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best way to get the skin off roasted red peppers?

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  • flavrmeistr Jul 16, 2002 02:15 PM
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My wife would like to know the easy way to do this. She
says shaking them in a bag doesn't get it. Anyone have another more effective method?

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  1. Oops! New computer. Sorry.

    1. She's right...shaking them in a bag won't do anything. The idea is to place the just-roasted peppers in a brown paper bag (close up the top) and let them steam for about 5 minutes. The steam helps separate the skin from the flesh. Once the peppers are cool enough to handle, the skin will slip off with a little help from your fingers. The exact slipping-off technique varies; one of those things where you sort of develop your own technique over time.

      Congrats on your new computer.

      8 Replies
      1. re: GG Mora

        i find plastic ziplock bags work better than brown paper bags (I find it takes longer than 5 minutes in brown paper bags). Don't need to zip them; the steam will fold over the edge of the ziplock bag, locking the steam in the bag.

        I also find the skins slip off much more easily if the peppers are well charred on all sides. There's always those corners of the peppers that don't get roasted, and it's the hardest part to peel off.

        1. re: Linda W.

          Yes, but just be careful that the peppers aren't TOO charred; then you can't separate the skin from the burnt flesh.

          1. re: CTer

            If you are roasting peppers over an open flame, which is the only way I ever roast them, as long as the skin is black, they are perfectly well charred. Once the skin starts to get slightly ash-white, the flesh is being affected. Make sure all the skin is black, if it has not been charred, the skin wont come off.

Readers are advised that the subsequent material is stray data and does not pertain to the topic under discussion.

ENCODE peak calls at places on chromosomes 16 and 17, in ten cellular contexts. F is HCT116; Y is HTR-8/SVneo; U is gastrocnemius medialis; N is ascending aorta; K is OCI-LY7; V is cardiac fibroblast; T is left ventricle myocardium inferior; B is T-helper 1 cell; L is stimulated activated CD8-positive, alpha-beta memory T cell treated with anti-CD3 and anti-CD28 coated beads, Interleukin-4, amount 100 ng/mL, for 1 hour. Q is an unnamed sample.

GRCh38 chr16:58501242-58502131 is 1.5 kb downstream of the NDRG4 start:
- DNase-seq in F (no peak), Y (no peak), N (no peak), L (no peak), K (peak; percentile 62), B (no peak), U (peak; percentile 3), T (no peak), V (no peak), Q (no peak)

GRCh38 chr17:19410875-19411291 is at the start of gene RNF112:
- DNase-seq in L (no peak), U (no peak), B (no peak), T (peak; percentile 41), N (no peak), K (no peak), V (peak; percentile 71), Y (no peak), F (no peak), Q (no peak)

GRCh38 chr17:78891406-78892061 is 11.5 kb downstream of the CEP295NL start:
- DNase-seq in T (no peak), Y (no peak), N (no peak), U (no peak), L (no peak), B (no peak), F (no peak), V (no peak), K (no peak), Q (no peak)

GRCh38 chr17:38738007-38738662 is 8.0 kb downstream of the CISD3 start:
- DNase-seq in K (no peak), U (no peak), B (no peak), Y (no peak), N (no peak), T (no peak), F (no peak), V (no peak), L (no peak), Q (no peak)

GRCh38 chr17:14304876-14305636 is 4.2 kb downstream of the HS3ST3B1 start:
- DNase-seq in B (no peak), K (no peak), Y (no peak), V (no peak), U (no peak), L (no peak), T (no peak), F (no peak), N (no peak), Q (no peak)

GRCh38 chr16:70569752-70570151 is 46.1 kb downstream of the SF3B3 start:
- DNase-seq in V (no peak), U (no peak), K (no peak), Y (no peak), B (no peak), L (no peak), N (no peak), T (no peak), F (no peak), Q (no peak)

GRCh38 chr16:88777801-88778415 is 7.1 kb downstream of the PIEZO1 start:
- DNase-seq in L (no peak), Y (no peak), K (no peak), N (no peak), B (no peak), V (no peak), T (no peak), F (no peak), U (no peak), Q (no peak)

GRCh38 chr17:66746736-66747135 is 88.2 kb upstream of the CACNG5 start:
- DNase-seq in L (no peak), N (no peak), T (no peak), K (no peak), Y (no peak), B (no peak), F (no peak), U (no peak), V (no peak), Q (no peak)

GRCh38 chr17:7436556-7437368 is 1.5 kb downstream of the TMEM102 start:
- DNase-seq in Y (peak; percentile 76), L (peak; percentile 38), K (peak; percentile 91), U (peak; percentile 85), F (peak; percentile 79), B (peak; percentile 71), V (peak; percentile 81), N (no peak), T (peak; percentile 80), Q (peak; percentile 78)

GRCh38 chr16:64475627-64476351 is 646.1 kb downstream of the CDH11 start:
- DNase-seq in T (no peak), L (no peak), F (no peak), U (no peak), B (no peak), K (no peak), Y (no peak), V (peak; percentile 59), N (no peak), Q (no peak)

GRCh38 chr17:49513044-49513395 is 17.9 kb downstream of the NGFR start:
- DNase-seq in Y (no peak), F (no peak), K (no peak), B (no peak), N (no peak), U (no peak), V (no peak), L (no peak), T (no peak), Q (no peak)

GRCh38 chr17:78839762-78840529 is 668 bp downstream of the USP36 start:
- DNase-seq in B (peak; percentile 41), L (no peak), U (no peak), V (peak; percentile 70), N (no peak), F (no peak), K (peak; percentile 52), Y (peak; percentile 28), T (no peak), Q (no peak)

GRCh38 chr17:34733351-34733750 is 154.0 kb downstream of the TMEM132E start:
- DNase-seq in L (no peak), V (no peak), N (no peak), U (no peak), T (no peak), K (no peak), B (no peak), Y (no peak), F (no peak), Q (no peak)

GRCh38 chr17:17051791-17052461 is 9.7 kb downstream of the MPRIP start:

I also prefer using plastic to paper bags. It steams it better and the skin just falls right off.
            jake

            1. re: jake pine

              I just drop them in a pot with a lid after roasting them.

              1. re: ironmom

                This has always worked for us:

                1. Roast peppers on gas burner until completely black. (Any part that is still red will not peel.)
                2. Five minutes in paper bag.
                3. Peel under running water in the sink.
                4. Slice or pierce open over bowl to capture juices.

                Step 1 is the hardest -- requires patience!

        2. re: GG Mora

          Exactly what I do. I save those brown bags the wine comes in for this task.
          Be sure to hold the pepper over a bowl as you cut into it to save those fab juices. Mix in a bit of salt, olive oil, maybe a bit of lemon - you've got sauce!

          1. re: GG Mora

            I don't mess with any bags. Just put them in a small bowl and cover the top with plactic wrap sealing it very tightly. This does the trick and you don't have to go looking around for a paper bag or worry about the heat from the peppers melting the plastic bag.
            Good Luck

            1. re: Jambalaya

              Hate to say it, since I'm so set in my ways, but that does make sense, because I'm going to put them in a bowl anyway, and it would make sure I collected every bit of pepper juice.

              Now, what am I going to do with my paper bag collection?

          2. A serrated knife works well. The skin should just scrape off.

            1. Choose peppers that have nice straight sides and cut them into four flat pieces, discarding stems and seeds. Lay them out on a baking sheet skin side up and broil until nice and black. Steam them by inverting another sheet pan over them, or put in brown bag, whatever. Let them steam for 10 minutes or so and then peel the black parts off. Sometimes a paper towel helps to grip the skins. I find this way easier than dealing with the whole burned pepper. Never ever rinse them under water or you will lose the flavor!

              1. I've also had good luck rubbing them with a light coat of oil before roasting. While I've never really had problems with bell peppers, this has made all the difference when roasting poblanos, even the ones with lots of nooks and crannies. It seems to make it so that I don't have to expose the pepper to the heat as long and risk charring the flesh and losing so much of the pepper. I can get it browned on 2 or 3 sides, steam it in plastic for a few minutes and even the parts that weren't browned still peel off like a big sheet of plastic wrap and the pepper is cooked all the way through. I've guessed that the oil is more efficiently conducting the heat over the surface of the pepper, there by making the skin cook faster and easier to remove. Any one know if this is true?